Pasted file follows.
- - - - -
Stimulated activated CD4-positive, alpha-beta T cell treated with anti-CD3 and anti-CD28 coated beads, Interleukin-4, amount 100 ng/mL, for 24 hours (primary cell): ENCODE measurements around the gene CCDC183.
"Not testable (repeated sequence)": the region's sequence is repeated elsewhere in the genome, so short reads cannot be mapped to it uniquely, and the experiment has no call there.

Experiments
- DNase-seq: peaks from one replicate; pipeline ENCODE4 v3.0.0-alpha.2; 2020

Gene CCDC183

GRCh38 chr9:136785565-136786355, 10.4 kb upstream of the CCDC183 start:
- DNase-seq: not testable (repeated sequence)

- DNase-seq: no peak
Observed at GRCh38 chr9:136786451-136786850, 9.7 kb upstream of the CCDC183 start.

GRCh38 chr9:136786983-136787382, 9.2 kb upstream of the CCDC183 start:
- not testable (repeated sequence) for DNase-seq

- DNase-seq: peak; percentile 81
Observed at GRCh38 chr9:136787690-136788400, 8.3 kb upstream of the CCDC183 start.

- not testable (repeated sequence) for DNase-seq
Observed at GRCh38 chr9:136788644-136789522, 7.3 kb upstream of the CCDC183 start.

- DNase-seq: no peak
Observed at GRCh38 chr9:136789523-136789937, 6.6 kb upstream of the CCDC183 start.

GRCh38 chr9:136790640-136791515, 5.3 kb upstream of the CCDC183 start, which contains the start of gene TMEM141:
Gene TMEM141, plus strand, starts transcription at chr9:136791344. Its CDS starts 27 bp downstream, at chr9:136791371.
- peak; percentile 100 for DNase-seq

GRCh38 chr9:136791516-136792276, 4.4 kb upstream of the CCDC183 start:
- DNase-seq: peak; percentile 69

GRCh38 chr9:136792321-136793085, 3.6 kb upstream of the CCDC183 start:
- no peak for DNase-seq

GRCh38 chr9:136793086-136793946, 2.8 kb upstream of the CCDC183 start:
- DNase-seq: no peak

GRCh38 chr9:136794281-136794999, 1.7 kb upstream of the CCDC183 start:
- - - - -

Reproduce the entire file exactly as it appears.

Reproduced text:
Stimulated activated CD4-positive, alpha-beta T cell treated with anti-CD3 and anti-CD28 coated beads, Interleukin-4, amount 100 ng/mL, for 24 hours (primary cell): ENCODE measurements around the gene CCDC183.
"Not testable (repeated sequence)": the region's sequence is repeated elsewhere in the genome, so short reads cannot be mapped to it uniquely, and the experiment has no call there.

Experiments
- DNase-seq: peaks from one replicate; pipeline ENCODE4 v3.0.0-alpha.2; 2020

Gene CCDC183

GRCh38 chr9:136785565-136786355, 10.4 kb upstream of the CCDC183 start:
- DNase-seq: not testable (repeated sequence)

- DNase-seq: no peak
Observed at GRCh38 chr9:136786451-136786850, 9.7 kb upstream of the CCDC183 start.

GRCh38 chr9:136786983-136787382, 9.2 kb upstream of the CCDC183 start:
- not testable (repeated sequence) for DNase-seq

- DNase-seq: peak; percentile 81
Observed at GRCh38 chr9:136787690-136788400, 8.3 kb upstream of the CCDC183 start.

- not testable (repeated sequence) for DNase-seq
Observed at GRCh38 chr9:136788644-136789522, 7.3 kb upstream of the CCDC183 start.

- DNase-seq: no peak
Observed at GRCh38 chr9:136789523-136789937, 6.6 kb upstream of the CCDC183 start.

GRCh38 chr9:136790640-136791515, 5.3 kb upstream of the CCDC183 start, which contains the start of gene TMEM141:
Gene TMEM141, plus strand, starts transcription at chr9:136791344. Its CDS starts 27 bp downstream, at chr9:136791371.
- peak; percentile 100 for DNase-seq

GRCh38 chr9:136791516-136792276, 4.4 kb upstream of the CCDC183 start:
- DNase-seq: peak; percentile 69

GRCh38 chr9:136792321-136793085, 3.6 kb upstream of the CCDC183 start:
- no peak for DNase-seq

GRCh38 chr9:136793086-136793946, 2.8 kb upstream of the CCDC183 start:
- DNase-seq: no peak

GRCh38 chr9:136794281-136794999, 1.7 kb upstream of the CCDC183 start: